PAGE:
• The Engine and Transmission

Probably the most critical part of the inspection; the engine is considered to be the heart of the vehicle and inspecting it will take more time and meticulousness than any other points of the used car inspection.

But before going into the engine itself, the mechanic will make sure that the hood is intact, and opens and closes properly. Just like the frame and the underbody of the vehicle, the mechanics will make sure there are no corrosions and holes on the hood.

Engine Fluids. The mechanic will do a visual inspection of the engine. The engine may be run full of oils and fluids, it should be visually clean and free from corrosions, and other unwanted sights such as dirt, grease, and grime build up. Also, there should be no leaking oils and fluids at the bottom as this could mean bad connections or degraded engine gaskets.

Every car on sale, whether used or brand new, should be in running condition the moment you purchase it. During the inspection, the mechanics will make sure that all the engine oil, power steering fluid, coolant, and brake fluid levels are full. You will also want to see that the oils are clear in color and they’re on the right levels.

Engine Belts – All of the belts on the engine should be clean and free from cracks and wear and tear. If the belts’ brand names are faded, it’s a sign that you need to replace the belt with a new one.

Every engine belt such as the timing belt, serpentine belt, and the V-belt or drive belt serves a critical role in the car’s performance and overall operability. If one of your belts snap, not only that the engine won’t work; it can get damaged as well – resulting in additional costs in the long run.

Engine Sound – Finally, the mechanic will let the engine run on idle. The sounds the mechanic will be looking out for are the rough rumbling, metal to metal clanking, and pinging sounds. Any unusual engine sounds may indicate problems with the exhaust, ignition, and filters.

  • Steering and Suspension

During the test drive, the mechanic will make sure that the car’s steering and suspension are aligned and working well. The test drive will be done, not only on village streets but also on the freeway to determine if the car runs smoothly on lower and higher speeds.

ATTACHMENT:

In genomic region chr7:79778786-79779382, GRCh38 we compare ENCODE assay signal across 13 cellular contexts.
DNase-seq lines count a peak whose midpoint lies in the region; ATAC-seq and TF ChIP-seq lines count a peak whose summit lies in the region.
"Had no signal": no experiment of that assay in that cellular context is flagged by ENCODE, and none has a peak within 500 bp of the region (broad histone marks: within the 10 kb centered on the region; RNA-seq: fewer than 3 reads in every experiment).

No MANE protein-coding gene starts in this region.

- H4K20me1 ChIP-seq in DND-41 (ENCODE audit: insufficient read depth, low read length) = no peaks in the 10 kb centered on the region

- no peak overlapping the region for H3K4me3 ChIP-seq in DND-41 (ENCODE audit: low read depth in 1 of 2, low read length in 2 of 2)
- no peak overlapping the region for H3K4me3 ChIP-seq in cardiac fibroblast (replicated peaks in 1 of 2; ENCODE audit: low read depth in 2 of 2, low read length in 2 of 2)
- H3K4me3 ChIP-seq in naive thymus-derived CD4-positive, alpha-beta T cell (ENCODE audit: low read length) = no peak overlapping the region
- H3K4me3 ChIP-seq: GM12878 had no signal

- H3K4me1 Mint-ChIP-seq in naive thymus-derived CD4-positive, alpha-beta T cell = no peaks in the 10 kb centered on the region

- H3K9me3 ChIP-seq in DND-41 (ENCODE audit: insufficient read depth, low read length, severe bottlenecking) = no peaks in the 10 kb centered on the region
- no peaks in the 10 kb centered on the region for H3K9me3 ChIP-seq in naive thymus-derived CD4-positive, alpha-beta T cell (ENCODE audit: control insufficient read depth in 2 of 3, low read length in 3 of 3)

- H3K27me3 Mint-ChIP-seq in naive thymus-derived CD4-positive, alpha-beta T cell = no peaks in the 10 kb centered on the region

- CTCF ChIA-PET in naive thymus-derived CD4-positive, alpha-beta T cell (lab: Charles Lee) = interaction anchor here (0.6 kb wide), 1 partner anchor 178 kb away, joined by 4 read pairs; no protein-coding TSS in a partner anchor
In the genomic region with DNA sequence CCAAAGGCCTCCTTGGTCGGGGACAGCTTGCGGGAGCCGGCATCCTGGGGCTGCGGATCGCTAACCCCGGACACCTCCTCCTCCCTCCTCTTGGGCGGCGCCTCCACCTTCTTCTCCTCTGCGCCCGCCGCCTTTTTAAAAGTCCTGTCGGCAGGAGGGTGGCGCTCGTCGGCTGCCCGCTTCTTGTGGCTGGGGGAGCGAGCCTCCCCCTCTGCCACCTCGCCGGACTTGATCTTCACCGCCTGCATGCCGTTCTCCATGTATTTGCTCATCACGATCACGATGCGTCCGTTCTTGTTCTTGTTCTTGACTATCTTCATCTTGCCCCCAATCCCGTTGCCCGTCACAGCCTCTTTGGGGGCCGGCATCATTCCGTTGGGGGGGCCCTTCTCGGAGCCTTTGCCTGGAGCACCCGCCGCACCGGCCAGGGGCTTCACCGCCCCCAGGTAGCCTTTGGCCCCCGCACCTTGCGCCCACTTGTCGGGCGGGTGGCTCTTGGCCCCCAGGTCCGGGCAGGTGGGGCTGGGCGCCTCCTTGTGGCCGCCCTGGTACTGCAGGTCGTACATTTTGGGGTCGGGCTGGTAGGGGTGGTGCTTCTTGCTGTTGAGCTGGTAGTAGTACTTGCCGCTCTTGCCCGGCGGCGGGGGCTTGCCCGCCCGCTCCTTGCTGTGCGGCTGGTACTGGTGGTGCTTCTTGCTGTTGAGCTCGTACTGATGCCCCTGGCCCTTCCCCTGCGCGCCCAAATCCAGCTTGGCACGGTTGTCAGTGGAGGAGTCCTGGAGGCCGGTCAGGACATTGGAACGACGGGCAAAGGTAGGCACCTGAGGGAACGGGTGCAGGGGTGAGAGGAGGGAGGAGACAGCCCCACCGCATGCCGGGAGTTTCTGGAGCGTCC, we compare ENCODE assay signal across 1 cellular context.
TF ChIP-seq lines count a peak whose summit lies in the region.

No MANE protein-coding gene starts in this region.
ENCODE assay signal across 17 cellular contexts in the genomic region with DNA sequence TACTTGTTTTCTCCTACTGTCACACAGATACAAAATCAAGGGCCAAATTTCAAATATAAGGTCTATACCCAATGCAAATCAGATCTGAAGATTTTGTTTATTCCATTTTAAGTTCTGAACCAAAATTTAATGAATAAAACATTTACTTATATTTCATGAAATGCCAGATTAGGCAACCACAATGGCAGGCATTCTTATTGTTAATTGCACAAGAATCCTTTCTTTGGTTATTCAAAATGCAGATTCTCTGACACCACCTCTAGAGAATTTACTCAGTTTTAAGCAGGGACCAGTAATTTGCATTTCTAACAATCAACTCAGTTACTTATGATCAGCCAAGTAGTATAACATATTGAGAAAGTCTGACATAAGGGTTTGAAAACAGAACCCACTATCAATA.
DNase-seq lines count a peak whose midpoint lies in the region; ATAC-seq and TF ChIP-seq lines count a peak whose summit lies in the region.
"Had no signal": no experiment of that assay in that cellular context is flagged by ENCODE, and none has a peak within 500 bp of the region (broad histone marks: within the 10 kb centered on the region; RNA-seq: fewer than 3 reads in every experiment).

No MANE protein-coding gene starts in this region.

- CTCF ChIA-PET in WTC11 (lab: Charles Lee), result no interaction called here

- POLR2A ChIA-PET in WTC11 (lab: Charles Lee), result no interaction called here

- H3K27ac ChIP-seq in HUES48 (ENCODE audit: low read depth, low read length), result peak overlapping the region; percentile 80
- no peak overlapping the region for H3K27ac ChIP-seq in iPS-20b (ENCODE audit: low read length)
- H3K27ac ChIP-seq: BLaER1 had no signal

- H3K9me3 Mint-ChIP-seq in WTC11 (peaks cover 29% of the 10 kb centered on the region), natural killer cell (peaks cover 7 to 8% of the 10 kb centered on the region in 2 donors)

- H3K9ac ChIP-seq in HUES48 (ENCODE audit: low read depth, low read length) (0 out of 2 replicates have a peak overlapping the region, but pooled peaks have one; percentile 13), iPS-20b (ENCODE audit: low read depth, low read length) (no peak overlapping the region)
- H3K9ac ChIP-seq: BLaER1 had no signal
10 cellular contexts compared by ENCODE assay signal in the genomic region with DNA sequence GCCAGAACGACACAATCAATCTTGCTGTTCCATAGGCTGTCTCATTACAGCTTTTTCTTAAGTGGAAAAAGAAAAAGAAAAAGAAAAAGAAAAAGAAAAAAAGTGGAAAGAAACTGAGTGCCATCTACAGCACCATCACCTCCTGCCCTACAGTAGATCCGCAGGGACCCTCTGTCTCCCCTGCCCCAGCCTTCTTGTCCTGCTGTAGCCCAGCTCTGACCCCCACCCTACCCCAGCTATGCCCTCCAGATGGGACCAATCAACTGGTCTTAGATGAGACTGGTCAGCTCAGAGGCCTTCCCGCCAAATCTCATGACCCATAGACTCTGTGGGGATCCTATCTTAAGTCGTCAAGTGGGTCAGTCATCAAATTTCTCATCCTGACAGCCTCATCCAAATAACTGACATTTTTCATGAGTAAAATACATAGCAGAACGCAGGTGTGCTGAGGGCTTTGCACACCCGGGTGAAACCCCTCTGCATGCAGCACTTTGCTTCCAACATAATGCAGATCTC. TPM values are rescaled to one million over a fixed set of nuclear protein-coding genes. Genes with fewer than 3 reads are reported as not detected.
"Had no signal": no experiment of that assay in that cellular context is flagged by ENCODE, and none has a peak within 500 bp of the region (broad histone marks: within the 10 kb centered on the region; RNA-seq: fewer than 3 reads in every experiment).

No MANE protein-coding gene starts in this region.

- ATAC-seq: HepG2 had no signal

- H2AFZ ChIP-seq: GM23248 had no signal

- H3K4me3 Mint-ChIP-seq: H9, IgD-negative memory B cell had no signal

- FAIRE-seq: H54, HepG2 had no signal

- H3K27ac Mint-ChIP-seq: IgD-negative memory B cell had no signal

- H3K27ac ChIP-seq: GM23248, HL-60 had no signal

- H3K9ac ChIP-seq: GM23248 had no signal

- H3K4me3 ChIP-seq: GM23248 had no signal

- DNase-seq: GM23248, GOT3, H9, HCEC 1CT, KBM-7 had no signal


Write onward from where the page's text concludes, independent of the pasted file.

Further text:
Before taking the car for a spin, the mechanic will make sure that the steering wheel turns equally on both turns – meaning that if you make three turns when turning right, you should also make three turns when steering to the left.

If they’re not the same, then the steering wheel is unbalanced. Also, you will notice that the car leans slightly on either to the left or onto the right even if the steering wheel is positioned in the middle when it is unbalanced.

Everything should be tight and comfortable. When driving, the mechanic will have you drive through busy streets where there are a lot of turns to make sure that the steering turns comfortably and easily while the car is moving. When driving over speed bumps, the suspension should handle the pressure perfectly as well.

  • Other Observations While Test Driving

Brakes – It is vital to make sure that the brakes are fully functional before driving the vehicle. The pads will be checked for grip, and the rotors for unevenness, wear or rust, to save you from spending as high as $2,726.97 for brake pad and rotor replacement

Tires – While on the road, the mechanic will listen to any unusual sounds of the tires. The tires may have been initially visually inspected but some problems can only be detected through the noises and the feel of the car while driving. There will be additional costs for tire balancing and wheel alignment. 

Gear selector – The mechanic will make sure that the shifter moves comfortable and goes along smoothly when stepping down on the clutch and there should be no grinding noise while changing gears (especially for standard cars).

Exhaust – There should be no leak from the exhaust while the car is being driven or else it’d cost you. Leaky exhaust can also be a result of a failing catalytic converter. The noise of the exhaust should not be too loud as well.